On the Front Lines of the War Against Cancer
President Richard Nixon declared war on cancer in 1971. Now, 45 years later, Vice President Joe Biden is leading a new White House cancer task force charged with making “a decade’s worth of advances in five years.” While it’s clear the war is far from over, what are the conditions on the front lines? To assess the situation, we caught up with three alumni of Tufts School of Medicine who have been in the field for quite some time. Not surprisingly, the economics of cancer diagnosis and treatment was a point of discussion, as was end-of-life care.
The Mammography Debate
The U.S. Preventive Services Task Force, an independent consulting group that reports to Congress, recommends that women ages 50 to 74 who do not have known risk factors get screened every other year, while American Cancer Society guidelines suggest all women ages 45 to 54 get a yearly mammogram.
Patricia E. Sacks, M66, J93P, founder and medical director of the Polak Breast Diagnostic Center at Torrance Memorial Medical Center in California:
“Most women who get breast cancer do not have an increase in risk factors. This is all about cost. It’s very expensive to screen this amount of women. We do know mammography reduces deaths.”
She notes the task force guidelines leave out most women in their 40s, even though these women are becoming first-time mothers and undergoing fertility treatments with increasing frequency—both of which could affect breast cancer rates.
“I will be very interested in following those women.”
Oncologists can often tailor cancer treatments to individual patients, developing drugs targeting hormones, growth factors or cancer inhibitors that naturally occur in a healthy body. The advantage is that patients can tolerate these better than traditional chemotherapies.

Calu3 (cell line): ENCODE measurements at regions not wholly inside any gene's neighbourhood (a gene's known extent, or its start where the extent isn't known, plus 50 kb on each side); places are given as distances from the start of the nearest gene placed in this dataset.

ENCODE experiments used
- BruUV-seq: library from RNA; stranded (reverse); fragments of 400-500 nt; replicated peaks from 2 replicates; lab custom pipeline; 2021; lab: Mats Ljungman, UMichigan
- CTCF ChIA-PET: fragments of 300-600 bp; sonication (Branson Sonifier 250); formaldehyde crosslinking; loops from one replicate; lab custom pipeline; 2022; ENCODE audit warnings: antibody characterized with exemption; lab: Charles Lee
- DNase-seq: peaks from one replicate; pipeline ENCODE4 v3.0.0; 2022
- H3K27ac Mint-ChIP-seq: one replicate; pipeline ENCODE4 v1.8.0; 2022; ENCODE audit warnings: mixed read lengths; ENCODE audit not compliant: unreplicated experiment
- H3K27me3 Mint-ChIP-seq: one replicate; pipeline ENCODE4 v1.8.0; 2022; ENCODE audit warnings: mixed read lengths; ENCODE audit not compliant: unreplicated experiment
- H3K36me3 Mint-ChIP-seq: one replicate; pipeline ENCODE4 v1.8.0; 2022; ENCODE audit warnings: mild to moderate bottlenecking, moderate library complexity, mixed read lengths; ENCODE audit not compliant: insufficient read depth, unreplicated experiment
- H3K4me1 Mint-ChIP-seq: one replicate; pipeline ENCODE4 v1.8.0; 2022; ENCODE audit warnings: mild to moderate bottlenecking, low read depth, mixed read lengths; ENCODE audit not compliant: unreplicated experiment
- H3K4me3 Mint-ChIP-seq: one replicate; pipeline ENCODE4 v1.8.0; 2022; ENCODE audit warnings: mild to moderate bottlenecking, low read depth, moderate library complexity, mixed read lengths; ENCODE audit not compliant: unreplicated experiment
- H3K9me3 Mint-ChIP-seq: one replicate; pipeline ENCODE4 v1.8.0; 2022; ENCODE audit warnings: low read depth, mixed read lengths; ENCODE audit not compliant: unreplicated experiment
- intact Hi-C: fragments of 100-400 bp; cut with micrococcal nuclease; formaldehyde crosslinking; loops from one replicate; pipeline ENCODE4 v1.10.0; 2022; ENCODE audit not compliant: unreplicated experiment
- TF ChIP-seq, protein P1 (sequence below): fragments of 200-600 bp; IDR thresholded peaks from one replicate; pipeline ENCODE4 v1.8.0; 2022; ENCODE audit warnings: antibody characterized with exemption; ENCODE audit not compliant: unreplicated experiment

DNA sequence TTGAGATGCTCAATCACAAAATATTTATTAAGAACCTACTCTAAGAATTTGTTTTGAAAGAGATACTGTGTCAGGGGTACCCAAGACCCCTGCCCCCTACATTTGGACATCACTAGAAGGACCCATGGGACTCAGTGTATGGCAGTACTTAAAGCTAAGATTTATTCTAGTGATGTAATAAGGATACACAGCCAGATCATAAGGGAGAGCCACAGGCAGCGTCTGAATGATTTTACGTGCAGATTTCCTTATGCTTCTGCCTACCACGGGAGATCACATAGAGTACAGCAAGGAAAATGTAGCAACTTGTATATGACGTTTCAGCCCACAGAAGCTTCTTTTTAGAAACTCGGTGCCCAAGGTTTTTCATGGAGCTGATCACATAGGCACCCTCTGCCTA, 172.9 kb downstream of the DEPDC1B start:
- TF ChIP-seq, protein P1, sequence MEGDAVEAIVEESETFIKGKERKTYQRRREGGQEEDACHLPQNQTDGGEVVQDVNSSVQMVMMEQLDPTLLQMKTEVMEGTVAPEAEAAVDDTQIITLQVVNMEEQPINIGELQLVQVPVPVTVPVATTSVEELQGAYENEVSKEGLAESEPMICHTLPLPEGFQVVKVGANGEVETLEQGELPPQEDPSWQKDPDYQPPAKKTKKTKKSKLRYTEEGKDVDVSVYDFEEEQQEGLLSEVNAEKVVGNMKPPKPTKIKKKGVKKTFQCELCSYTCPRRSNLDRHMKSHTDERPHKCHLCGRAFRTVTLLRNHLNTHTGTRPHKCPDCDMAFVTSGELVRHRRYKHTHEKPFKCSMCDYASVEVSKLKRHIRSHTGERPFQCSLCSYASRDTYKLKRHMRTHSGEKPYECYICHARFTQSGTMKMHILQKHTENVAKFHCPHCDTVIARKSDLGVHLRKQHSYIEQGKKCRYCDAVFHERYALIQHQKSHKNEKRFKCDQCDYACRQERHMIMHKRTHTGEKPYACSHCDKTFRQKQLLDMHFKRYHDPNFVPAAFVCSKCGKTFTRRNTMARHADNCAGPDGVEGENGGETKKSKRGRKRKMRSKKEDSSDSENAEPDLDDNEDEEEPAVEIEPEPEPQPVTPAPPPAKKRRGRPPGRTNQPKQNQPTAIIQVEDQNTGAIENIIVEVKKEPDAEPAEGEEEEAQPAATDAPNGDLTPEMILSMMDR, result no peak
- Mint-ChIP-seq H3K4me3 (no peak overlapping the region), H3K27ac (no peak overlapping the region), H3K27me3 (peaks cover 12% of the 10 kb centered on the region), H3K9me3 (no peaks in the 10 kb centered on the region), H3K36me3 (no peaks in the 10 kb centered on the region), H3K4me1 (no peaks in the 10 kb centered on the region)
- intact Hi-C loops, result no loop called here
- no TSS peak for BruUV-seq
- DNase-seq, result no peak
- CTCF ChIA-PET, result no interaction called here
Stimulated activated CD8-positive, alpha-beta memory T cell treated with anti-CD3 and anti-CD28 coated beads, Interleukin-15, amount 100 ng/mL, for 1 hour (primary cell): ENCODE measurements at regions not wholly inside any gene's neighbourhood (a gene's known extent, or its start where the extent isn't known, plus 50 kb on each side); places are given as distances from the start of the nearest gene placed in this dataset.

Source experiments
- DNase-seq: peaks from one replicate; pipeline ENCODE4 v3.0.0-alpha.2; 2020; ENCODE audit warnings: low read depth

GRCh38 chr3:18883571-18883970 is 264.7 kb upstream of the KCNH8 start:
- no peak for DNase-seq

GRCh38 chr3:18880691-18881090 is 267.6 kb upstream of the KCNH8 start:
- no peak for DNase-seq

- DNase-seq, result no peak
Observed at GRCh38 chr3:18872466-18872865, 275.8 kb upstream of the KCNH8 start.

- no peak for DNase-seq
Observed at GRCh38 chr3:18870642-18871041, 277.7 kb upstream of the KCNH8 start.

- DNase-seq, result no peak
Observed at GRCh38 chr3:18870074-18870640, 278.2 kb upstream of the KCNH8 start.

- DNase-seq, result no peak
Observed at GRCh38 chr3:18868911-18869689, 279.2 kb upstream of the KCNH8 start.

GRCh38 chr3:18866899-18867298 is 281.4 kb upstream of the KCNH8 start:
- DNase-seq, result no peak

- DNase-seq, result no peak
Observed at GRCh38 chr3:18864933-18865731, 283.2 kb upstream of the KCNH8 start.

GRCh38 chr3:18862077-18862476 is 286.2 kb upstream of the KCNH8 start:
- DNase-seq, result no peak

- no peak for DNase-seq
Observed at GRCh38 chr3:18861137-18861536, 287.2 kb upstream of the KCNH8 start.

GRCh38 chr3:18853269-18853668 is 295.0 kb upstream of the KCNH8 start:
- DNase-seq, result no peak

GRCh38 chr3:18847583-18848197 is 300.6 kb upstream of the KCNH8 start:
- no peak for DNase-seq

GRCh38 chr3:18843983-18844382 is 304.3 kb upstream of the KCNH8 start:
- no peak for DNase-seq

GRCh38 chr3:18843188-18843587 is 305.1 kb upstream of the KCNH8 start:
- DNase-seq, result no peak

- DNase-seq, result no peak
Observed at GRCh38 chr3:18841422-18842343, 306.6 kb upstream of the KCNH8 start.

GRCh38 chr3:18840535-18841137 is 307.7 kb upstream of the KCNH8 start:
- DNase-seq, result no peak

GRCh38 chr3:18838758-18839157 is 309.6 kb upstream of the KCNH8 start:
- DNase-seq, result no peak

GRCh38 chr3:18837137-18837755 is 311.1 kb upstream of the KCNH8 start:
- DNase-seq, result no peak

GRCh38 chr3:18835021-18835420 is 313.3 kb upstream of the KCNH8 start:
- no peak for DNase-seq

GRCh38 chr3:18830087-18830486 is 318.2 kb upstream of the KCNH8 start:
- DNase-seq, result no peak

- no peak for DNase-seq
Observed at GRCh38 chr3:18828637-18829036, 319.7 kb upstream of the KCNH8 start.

John K. Erban, M81, clinical director of Tufts Medical Center’s Cancer Center and a professor at the School of Medicine:
“These drugs will be minimally toxic, turning cancer into a chronic disease like high blood pressure. Patients would take a pill once a day.”
However, the cost for such treatment could start at $50,000 per year of additional life. “It’s very exciting, but it’s not without costs. We have to think about costs in many ways—not just efficacy, but value.”
Just 16 years ago, Erban said, the most common treatment for a young woman with high-risk breast cancer was a bone marrow transplant, even though the science did not support such a drastic measure. Researchers at Tufts determined that at least one type of the disease—triple-negative breast cancer—doesn’t respond at all to the costly, complex and risky transplant.
“We were at the center of the effort to stop this procedure from being done on everyone. Our job is to figure out how to use all these new tools.”
Talking About Death
How can doctors help their terminally ill patients leave this place on their own terms?
Dawn M. Gross, who received her dual M.D./Ph.D. from Tufts in 2000, is an attending physician in the palliative care service at University of California, San Francisco School of Medicine:
Talking about death “is a portal to discovering more about what’s important to people while they are very much alive.”
Gross worked with a 96-year-old woman with a terminal cancer diagnosis. Always active and outdoorsy, the woman was losing her eyesight and didn’t want to live long enough to become totally blind. Widowed and childless, she’d outlived all her friends and had no one to take care of her. Yet she didn’t want to spend her last days in the hospital.
“It’s an important distinction between what people say they want and what people know they need,” says Gross, noting the difference between “I don’t want to go blind” and “I want to die.”
“I promise people I will get them what they need,” which, in the case of the elderly woman, was home hospice care.
“She has a life-limiting illness. But she’s looking at ending her life as she chooses, not as her illness chooses.”
Jacqueline Mitchell can be reached at firstname.lastname@example.org.